Every once in a while, a really important book rolls out that will stand as a great reference for amateur astronomers for a long time to come. Such is the case with imaging guru Rob Gendler’s book Lessons from the Masters: Current Concepts in Astronomical Image Processing (387 pp., paper. Springer-Verlag, New York, 2013, $44.99, ISBN 978–1–4614–7833–1).
Gendler serves as editor of this volume, which contains contributions by Ken Crawford, R. Jay GaBany, Rogelio Bernal Andreo, Don Goldman, Tony Hallas, Adam Block, Damian Peach, Fred Espenak, Babak Tafreshi, and others. The contents cover recent thoughts on a wide variety of topics in astroimaging: high dynamic range processing; intensifying color; bringing out large, faint structures; narrowband imaging; noise reduction; high-resolution lunar and planetary imaging; imaging the solar corona; and composition in imaging are among them.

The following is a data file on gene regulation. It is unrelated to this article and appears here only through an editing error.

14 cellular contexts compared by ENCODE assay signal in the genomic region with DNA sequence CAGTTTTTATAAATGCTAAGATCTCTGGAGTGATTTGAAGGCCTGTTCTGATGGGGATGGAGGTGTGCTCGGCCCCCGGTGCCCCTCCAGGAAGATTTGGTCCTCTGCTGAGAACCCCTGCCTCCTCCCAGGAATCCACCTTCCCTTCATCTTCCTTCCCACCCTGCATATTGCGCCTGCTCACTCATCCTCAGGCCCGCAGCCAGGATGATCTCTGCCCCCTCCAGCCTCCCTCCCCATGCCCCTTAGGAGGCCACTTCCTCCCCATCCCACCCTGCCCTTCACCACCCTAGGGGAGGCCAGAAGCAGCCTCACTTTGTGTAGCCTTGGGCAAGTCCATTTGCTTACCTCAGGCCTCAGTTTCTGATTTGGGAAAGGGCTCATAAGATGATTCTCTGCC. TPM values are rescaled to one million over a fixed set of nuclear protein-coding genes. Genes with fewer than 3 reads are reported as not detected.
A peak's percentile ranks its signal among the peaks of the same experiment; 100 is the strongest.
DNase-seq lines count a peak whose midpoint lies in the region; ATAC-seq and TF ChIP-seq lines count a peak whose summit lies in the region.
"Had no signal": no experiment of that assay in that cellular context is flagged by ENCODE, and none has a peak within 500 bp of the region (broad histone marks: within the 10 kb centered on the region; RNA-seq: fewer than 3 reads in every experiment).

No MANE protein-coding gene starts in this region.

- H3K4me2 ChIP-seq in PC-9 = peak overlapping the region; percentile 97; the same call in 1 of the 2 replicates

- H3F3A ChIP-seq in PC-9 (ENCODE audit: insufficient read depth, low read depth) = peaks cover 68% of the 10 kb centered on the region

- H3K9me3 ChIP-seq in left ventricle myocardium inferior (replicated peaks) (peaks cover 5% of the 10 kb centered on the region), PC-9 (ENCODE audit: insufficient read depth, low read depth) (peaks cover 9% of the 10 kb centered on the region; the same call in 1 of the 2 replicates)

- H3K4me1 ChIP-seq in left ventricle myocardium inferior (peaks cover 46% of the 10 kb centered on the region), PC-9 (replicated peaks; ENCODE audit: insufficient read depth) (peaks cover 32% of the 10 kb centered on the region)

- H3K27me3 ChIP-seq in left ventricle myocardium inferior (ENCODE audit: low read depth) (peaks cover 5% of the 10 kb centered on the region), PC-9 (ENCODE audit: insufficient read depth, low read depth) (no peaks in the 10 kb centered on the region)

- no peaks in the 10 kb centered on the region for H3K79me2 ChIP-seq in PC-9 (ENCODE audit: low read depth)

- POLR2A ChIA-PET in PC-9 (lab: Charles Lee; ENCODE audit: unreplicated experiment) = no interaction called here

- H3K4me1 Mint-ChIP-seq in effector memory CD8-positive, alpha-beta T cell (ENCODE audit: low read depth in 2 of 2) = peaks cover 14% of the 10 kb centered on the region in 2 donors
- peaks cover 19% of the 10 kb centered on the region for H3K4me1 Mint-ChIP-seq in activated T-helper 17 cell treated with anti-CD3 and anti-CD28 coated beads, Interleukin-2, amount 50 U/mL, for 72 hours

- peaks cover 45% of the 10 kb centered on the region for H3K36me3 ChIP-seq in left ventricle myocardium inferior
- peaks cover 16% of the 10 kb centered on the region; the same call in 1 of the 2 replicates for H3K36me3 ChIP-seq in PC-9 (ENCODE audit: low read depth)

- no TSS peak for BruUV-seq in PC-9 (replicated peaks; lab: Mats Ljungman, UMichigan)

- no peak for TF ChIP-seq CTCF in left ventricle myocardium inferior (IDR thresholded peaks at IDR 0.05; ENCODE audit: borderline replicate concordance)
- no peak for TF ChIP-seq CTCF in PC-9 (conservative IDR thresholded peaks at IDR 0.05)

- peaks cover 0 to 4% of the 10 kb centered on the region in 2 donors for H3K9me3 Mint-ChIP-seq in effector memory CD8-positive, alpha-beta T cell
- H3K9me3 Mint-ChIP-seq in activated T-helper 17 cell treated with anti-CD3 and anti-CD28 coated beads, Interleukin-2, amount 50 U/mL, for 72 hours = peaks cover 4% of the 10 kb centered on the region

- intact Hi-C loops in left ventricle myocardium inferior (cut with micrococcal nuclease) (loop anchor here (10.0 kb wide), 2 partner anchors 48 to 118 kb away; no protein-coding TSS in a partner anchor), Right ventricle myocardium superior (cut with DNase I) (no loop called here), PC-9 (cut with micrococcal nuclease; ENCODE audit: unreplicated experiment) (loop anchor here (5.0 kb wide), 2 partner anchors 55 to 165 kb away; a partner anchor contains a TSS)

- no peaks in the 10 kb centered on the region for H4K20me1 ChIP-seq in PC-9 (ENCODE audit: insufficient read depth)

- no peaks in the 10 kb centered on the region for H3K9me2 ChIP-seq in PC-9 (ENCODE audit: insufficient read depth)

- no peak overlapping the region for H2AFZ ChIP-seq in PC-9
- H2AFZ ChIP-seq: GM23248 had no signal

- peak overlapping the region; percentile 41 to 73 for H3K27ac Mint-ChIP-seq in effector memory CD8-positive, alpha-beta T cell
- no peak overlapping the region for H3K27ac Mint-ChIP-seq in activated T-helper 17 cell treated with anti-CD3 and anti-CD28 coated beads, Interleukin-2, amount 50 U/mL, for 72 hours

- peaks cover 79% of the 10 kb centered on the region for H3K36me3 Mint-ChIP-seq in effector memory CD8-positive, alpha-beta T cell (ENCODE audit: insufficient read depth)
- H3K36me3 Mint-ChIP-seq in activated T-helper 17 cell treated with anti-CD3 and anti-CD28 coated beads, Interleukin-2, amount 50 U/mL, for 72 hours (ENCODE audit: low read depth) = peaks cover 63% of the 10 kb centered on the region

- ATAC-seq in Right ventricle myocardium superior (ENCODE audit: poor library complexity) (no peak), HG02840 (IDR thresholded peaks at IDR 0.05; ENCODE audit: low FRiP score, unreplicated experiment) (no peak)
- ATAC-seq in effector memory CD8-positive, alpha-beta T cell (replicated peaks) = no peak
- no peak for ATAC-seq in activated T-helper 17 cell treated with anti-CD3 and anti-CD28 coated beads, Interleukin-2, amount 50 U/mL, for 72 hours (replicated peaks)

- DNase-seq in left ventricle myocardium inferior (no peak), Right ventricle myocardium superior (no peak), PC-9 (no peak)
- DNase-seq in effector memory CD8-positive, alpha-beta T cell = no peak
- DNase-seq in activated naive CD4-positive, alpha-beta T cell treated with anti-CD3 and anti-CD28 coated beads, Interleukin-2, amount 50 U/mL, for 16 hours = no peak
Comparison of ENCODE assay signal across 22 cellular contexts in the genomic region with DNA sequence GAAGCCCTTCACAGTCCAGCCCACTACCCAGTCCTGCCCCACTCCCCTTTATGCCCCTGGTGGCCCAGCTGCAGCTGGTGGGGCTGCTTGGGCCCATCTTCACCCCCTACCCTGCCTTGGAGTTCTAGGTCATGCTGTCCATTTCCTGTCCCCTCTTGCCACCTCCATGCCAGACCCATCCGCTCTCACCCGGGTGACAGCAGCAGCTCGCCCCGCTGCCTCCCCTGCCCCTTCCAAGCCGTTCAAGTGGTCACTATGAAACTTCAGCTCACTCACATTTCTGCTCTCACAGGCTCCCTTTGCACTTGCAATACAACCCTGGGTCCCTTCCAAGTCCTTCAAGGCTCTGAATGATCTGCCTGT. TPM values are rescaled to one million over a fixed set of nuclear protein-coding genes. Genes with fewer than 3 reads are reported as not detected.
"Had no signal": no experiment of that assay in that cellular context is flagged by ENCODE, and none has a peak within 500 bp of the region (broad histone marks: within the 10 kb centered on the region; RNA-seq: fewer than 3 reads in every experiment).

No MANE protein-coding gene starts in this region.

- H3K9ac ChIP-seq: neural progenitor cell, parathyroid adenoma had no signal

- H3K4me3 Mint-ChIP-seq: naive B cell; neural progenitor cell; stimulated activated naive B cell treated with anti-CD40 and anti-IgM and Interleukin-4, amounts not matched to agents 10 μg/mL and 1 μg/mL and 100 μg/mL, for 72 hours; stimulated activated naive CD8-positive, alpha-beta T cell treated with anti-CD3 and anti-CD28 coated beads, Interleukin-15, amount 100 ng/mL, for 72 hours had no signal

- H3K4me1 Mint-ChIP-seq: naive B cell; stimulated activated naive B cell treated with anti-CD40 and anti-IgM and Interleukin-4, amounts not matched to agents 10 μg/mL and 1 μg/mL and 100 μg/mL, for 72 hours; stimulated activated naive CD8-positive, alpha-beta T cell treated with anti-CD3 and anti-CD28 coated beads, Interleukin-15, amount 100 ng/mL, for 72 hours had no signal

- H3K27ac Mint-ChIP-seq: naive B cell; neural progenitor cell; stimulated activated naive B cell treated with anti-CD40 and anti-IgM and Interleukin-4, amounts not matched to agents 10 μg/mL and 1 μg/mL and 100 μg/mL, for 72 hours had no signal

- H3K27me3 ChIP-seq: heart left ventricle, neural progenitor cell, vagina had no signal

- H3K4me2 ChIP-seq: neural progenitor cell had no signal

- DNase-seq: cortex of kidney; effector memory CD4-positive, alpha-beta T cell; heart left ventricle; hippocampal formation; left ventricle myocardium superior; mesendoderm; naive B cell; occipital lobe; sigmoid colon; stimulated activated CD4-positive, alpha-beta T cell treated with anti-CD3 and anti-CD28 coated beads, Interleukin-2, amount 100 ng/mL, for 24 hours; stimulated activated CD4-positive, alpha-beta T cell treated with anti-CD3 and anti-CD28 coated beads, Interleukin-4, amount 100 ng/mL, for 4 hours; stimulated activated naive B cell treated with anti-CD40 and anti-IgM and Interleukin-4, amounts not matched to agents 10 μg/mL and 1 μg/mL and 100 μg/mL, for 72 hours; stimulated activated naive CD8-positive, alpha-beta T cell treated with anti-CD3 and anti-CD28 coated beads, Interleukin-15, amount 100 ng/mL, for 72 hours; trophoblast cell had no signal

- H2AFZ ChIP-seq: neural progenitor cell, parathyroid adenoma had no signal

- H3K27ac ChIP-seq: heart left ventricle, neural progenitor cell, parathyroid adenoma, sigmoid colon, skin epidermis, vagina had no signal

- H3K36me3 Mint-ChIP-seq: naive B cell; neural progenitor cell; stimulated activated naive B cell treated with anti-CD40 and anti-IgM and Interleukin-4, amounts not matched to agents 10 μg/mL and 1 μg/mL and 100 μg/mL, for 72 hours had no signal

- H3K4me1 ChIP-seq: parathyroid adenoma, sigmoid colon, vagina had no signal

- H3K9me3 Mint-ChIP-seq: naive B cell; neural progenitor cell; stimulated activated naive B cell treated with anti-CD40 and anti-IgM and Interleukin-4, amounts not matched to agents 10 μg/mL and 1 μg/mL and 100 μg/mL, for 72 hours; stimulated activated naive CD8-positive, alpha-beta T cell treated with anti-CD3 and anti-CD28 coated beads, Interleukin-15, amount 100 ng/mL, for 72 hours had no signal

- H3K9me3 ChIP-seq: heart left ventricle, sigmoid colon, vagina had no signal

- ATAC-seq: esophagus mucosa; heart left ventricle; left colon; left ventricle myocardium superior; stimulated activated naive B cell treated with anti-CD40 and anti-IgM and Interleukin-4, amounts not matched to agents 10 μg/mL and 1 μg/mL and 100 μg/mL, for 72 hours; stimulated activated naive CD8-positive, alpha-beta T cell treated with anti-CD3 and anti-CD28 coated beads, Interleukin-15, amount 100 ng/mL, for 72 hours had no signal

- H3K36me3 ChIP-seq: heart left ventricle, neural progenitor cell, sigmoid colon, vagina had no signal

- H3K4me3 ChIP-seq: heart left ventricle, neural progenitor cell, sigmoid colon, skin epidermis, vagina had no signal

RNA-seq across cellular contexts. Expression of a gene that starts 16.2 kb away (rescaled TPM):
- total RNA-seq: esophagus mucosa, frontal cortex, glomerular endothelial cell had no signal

The book is profusely illustrated in color and black and white and contains not only results, but also step-by-step indications of how to make your images the best they can be.
Backyard astrophotographers will no doubt want a copy of this important book, which provides a state-of-the-art glimpse of many techniques that can tease the best out of your sky pictures.